LAFAYETTE, LA — Monday morning The Louisiana Department of Health confirmed the first vaping-related death in the state.
The outbreak in Louisiana now includes
Privacy laws prevent us from knowing much about who died, but statistics show of the 30 Louisiana cases of e-cigarette or vaping associated lung injury between August and November, the median age of those diagnosed is 29. The youngest is 17, and the oldest is 71.
The combination of THC and nicotine accounts for more than 55% of all illnesses in Louisiana, but one in five, or 21%, report using nicotine alone. 24% of patients recorded only THC as the substance they exposed themselves to. We don’t know yet which group the death was in, but the reaction on the streets of Lafayette is mixed.
“Kind of blew my mind, especially here in Louisiana,” Hunter Spear said when he heard of the first vaping-related death in Louisiana.
A woman who wanted to be known by simply Dez said, “For me, it’s like you’re going to do what you’re going to do. Pick your poison.”
Both Dez and Spear both smoke. They’ve tried vaping before, but the first death in the state has given them more to think about.
“They say it’s safe, but it’s completely not,” claimed Spear.
Dez remarked, “The best you can do is just try and figure out where they’re going wrong and try to make it safer for everybody, but I don’t think it’s going to stop people from doing what they want to do.”
However, the Louisiana Department of Health is recommending people do just that.
In the release regarding the death, Assistant Secretary Dr. Alex Billioux, said, “One death is one too many. We urge people to recognize the dangers of vaping and to stop vaping until more is known about the specific causes.”
According to the Center for Disease Control, 43 people across America have confirmed deaths linked to a vaping or e-cigarette related illness.
“My opinion does change,” admitted Rahem Robertson. “That means I’m not smoking vapor smoke no more.”
Robertson said he vaped for almost two years, but quit because he didn’t trust the new e-cigarettes over traditional cigarettes.
He claimed, “They put some type of chemicals in there, and it’s really messing everybody up.”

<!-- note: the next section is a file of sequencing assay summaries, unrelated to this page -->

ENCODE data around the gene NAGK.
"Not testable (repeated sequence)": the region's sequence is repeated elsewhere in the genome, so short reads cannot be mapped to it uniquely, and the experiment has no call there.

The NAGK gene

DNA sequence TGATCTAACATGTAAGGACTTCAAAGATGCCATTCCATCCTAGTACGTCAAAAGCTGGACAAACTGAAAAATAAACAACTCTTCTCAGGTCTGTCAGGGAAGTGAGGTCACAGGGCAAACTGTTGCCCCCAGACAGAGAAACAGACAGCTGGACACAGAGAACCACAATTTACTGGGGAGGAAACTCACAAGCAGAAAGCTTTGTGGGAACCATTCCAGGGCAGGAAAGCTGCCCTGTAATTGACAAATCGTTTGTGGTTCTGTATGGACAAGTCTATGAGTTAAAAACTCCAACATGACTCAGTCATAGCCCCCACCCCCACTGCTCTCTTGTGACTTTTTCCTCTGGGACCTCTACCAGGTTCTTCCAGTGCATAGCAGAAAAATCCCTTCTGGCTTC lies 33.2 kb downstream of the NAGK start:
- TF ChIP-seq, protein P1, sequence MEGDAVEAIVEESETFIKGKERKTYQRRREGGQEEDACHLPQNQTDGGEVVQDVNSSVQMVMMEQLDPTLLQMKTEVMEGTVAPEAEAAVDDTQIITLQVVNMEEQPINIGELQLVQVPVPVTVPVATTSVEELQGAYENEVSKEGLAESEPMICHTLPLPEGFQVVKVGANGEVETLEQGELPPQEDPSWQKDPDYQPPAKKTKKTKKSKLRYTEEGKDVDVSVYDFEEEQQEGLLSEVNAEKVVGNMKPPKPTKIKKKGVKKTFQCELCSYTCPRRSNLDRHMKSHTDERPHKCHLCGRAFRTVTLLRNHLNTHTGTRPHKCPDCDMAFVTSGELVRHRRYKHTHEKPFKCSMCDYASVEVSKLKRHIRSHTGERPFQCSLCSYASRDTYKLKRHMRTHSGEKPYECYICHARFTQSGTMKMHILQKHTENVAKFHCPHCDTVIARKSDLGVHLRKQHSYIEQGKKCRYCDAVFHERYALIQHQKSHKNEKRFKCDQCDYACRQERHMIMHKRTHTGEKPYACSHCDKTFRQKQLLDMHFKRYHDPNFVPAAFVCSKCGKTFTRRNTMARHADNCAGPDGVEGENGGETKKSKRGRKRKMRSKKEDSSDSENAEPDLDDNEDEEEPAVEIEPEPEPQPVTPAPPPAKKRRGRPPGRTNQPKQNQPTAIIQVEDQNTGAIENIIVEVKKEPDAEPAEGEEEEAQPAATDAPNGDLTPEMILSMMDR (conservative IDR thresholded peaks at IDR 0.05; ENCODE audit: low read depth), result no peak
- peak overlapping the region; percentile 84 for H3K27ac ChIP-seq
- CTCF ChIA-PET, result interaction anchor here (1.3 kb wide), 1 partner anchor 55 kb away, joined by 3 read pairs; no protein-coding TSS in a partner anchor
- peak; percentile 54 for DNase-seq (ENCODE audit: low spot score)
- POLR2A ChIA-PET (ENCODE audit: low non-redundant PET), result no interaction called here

The Centers for Disease Control recently announced that vitamin E acetate could be a potential toxin linked to the widespread outbreak of vaping illnesses in the U.S.
Vitamin E acetate is a chemical oil derived from vitamin E. CDC officials collected samples of fluid collected from the lungs of 29 ill patients from 10 different states and vitamin E acetate was found in all samples. The compound was also previously found in vaping fluid used by many who got sick. Additionally, THC was found in 23 samples and nicotine in 16 samples. No other potential toxins have been identified in the samples so far.
Dez said no matter what proof is released, some minds won’t be changed, “I don’t think it’s going to stop people from doing what they want to do.”
Regardless of the investigation, Louisiana’s Department of Health released six recommendations regarding vaping products:
- Discontinue using vaping products.
- Do not purchase vaping products off the street and do not modify them or use substances not intended for use by the manufacturer.
- Youth, young adults, and pregnant women, as well as adults who do not currently use tobacco products, should not use vaping products.
- Adults who do not currently use tobacco products should not start using vaping products.
- Adults who are vaping should not smoke combustible cigarettes as a replacement for nicotine. (E-cigarettes and other vaping devices are not FDA approved as smoking cessation tools.)
- Monitor for symptoms of severe side
In total, more than 2,000 confirmed cases of lung injury caused by vaping have been diagnosed across the country.